17 Durkheimian Durkheim was concerned more with social solidarity and civil society than the state Neo-Durkheimian approaches are concerned with difficulties of achieving and maintaining social solidarity Less influential than Marx and Weber, but important for thinking about issues of civil society and symbolic meanings Durkheimian theories will not directly be addressed, but they relate indirectly to discussions of civil society and discussions of community cohesion and urban belonging in relation to urban politics

18 Foucauldian Definition of power: single most important contribution to rethinking contemporary political sociology (Nash 2010: 20) ‘Analytics of power’ not a theory of power; rather, power is identified in the instances of its exercise power is productive (vs ‘juridico-discursive model where power is powered by the state & law), through knowledge as ‘discourse’, and through producing subjectivity Power is pluralist, exercises from innumerable points Questions re: relationships between power, domination and resistance More next week…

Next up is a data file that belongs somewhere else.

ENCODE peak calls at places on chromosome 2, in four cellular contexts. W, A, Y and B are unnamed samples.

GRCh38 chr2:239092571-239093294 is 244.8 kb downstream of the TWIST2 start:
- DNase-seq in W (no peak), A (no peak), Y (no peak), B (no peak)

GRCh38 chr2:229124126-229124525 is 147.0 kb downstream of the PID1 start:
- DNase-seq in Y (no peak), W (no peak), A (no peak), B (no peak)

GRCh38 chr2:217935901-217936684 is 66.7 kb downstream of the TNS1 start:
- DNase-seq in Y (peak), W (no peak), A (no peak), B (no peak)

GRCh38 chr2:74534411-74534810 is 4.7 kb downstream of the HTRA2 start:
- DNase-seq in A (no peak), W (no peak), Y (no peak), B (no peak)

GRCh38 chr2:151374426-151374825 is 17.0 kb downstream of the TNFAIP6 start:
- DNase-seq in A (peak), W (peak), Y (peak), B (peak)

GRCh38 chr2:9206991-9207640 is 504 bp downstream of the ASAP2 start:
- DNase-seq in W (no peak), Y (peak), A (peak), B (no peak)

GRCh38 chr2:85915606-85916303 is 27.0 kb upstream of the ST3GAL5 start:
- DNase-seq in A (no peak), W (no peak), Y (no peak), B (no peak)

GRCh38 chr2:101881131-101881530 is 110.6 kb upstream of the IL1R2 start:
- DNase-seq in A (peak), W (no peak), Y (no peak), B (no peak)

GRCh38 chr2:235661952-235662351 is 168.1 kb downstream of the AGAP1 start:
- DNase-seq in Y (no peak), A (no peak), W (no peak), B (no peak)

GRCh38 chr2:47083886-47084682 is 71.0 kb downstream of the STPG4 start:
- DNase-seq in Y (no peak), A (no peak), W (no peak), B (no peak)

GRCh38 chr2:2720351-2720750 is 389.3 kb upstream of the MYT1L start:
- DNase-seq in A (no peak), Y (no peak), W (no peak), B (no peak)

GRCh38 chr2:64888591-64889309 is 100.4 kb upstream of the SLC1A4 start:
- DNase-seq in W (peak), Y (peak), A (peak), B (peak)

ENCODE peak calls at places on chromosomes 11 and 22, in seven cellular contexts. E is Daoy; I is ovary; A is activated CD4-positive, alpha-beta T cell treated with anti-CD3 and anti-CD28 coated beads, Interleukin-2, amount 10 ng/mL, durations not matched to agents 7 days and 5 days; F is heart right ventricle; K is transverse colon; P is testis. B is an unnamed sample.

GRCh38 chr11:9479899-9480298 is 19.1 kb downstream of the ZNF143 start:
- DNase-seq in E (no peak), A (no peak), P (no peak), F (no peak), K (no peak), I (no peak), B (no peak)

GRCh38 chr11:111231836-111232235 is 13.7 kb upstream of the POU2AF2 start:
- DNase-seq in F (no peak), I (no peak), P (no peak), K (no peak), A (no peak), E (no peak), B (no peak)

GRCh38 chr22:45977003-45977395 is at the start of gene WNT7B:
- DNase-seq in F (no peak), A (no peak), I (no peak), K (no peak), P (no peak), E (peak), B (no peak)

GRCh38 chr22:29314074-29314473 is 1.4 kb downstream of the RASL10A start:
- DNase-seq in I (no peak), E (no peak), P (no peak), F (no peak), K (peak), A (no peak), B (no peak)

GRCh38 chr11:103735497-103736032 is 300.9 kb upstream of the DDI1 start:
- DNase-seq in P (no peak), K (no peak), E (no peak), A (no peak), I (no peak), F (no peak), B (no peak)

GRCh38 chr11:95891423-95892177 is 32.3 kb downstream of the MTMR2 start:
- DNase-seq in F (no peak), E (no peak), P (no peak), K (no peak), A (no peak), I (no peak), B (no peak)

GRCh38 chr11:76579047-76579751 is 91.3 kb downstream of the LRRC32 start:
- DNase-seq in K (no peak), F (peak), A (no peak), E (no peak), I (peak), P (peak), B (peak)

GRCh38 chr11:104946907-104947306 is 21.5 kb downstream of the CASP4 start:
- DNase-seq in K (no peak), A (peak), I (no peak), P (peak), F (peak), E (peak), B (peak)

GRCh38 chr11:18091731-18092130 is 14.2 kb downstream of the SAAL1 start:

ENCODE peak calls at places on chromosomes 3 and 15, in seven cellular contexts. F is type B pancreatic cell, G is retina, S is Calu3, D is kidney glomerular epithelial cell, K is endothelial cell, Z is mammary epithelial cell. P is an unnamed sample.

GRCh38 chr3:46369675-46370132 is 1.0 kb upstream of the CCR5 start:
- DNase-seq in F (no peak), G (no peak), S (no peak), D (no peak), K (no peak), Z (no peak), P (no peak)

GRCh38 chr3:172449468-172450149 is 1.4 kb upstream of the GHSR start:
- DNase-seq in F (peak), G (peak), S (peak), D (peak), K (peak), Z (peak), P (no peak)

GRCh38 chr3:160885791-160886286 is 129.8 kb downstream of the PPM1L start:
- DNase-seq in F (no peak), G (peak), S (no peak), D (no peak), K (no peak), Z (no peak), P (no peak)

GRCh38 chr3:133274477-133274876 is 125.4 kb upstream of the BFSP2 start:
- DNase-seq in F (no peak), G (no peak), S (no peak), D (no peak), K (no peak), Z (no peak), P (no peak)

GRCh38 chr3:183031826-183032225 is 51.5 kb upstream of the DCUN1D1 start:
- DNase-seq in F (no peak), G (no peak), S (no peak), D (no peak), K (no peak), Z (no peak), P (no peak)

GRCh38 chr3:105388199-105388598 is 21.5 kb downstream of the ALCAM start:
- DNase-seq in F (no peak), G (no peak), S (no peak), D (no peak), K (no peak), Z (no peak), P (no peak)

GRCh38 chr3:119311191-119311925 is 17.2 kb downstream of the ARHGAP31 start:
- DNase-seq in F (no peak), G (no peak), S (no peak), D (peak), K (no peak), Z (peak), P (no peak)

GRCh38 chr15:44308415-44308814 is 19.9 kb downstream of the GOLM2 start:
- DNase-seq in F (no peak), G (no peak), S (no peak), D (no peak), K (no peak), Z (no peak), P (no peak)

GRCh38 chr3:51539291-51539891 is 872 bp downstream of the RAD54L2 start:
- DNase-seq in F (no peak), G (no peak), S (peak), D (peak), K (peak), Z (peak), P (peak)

19 Foucauldian Governmentality Biopolitics
Analytics of power of state formation and reproduction in the West Government defined as ‘the conduct of conduct’, the attempt to influence the actions of free subjects Influential concept for analysis of neo-liberalism as ‘a “way of doing things” oriented towards objectives and regulating itself by means of a sustained reflection’ (Foucault, 1997) Eg. Nikolas Rose and others argue that neo-liberalism creates an a certain kind of individual, the entrepreneurial self Biopolitics Attempt to understand nature & politics of Western modernity Technological advance in care for life has led to profound change in relation to biological life – becomes the point of politics and culture The politics of security, racism, war, and vitality (cf Blencowe 2012)